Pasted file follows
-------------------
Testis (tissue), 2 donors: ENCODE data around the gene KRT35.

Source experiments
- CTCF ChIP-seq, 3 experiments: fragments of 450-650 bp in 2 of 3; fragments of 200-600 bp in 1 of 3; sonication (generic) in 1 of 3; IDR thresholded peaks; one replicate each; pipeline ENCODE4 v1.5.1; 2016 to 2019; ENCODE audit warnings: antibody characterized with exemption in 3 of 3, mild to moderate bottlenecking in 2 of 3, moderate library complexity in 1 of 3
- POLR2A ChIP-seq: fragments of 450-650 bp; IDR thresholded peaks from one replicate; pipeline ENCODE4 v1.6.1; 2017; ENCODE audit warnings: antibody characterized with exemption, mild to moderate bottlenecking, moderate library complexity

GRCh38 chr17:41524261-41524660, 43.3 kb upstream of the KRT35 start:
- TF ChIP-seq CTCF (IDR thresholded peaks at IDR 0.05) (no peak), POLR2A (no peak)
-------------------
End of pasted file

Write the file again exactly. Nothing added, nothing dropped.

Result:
Testis (tissue), 2 donors: ENCODE data around the gene KRT35.

Source experiments
- CTCF ChIP-seq, 3 experiments: fragments of 450-650 bp in 2 of 3; fragments of 200-600 bp in 1 of 3; sonication (generic) in 1 of 3; IDR thresholded peaks; one replicate each; pipeline ENCODE4 v1.5.1; 2016 to 2019; ENCODE audit warnings: antibody characterized with exemption in 3 of 3, mild to moderate bottlenecking in 2 of 3, moderate library complexity in 1 of 3
- POLR2A ChIP-seq: fragments of 450-650 bp; IDR thresholded peaks from one replicate; pipeline ENCODE4 v1.6.1; 2017; ENCODE audit warnings: antibody characterized with exemption, mild to moderate bottlenecking, moderate library complexity

GRCh38 chr17:41524261-41524660, 43.3 kb upstream of the KRT35 start:
- TF ChIP-seq CTCF (IDR thresholded peaks at IDR 0.05) (no peak), POLR2A (no peak)